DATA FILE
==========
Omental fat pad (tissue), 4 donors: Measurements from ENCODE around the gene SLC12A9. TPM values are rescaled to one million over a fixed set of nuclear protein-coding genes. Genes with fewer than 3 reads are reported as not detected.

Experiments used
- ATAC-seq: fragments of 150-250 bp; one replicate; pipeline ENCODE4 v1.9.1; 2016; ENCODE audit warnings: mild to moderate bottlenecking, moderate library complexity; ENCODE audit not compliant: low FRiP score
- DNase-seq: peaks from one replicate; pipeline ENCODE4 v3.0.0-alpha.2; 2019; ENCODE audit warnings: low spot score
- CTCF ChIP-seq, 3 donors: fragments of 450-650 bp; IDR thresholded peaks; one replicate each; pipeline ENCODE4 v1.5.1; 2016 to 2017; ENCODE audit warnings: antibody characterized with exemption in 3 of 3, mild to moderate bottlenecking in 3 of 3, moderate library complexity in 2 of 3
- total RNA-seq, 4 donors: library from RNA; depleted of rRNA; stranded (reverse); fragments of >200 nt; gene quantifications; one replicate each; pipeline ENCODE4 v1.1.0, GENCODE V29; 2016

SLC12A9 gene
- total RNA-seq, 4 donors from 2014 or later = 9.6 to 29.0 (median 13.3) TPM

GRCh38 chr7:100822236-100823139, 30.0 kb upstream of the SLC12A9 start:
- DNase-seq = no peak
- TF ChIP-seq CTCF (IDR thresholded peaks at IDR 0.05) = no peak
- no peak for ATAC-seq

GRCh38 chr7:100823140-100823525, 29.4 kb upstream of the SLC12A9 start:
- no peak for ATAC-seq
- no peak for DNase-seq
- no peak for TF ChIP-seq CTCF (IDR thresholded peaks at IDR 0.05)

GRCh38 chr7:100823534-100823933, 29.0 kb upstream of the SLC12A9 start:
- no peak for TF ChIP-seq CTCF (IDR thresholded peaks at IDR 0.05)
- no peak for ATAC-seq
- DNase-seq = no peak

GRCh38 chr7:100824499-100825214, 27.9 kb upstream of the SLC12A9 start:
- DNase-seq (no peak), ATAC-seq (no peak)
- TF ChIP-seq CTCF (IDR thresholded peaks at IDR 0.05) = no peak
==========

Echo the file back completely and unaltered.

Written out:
Omental fat pad (tissue), 4 donors: Measurements from ENCODE around the gene SLC12A9. TPM values are rescaled to one million over a fixed set of nuclear protein-coding genes. Genes with fewer than 3 reads are reported as not detected.

Experiments used
- ATAC-seq: fragments of 150-250 bp; one replicate; pipeline ENCODE4 v1.9.1; 2016; ENCODE audit warnings: mild to moderate bottlenecking, moderate library complexity; ENCODE audit not compliant: low FRiP score
- DNase-seq: peaks from one replicate; pipeline ENCODE4 v3.0.0-alpha.2; 2019; ENCODE audit warnings: low spot score
- CTCF ChIP-seq, 3 donors: fragments of 450-650 bp; IDR thresholded peaks; one replicate each; pipeline ENCODE4 v1.5.1; 2016 to 2017; ENCODE audit warnings: antibody characterized with exemption in 3 of 3, mild to moderate bottlenecking in 3 of 3, moderate library complexity in 2 of 3
- total RNA-seq, 4 donors: library from RNA; depleted of rRNA; stranded (reverse); fragments of >200 nt; gene quantifications; one replicate each; pipeline ENCODE4 v1.1.0, GENCODE V29; 2016

SLC12A9 gene
- total RNA-seq, 4 donors from 2014 or later = 9.6 to 29.0 (median 13.3) TPM

GRCh38 chr7:100822236-100823139, 30.0 kb upstream of the SLC12A9 start:
- DNase-seq = no peak
- TF ChIP-seq CTCF (IDR thresholded peaks at IDR 0.05) = no peak
- no peak for ATAC-seq

GRCh38 chr7:100823140-100823525, 29.4 kb upstream of the SLC12A9 start:
- no peak for ATAC-seq
- no peak for DNase-seq
- no peak for TF ChIP-seq CTCF (IDR thresholded peaks at IDR 0.05)

GRCh38 chr7:100823534-100823933, 29.0 kb upstream of the SLC12A9 start:
- no peak for TF ChIP-seq CTCF (IDR thresholded peaks at IDR 0.05)
- no peak for ATAC-seq
- DNase-seq = no peak

GRCh38 chr7:100824499-100825214, 27.9 kb upstream of the SLC12A9 start:
- DNase-seq (no peak), ATAC-seq (no peak)
- TF ChIP-seq CTCF (IDR thresholded peaks at IDR 0.05) = no peak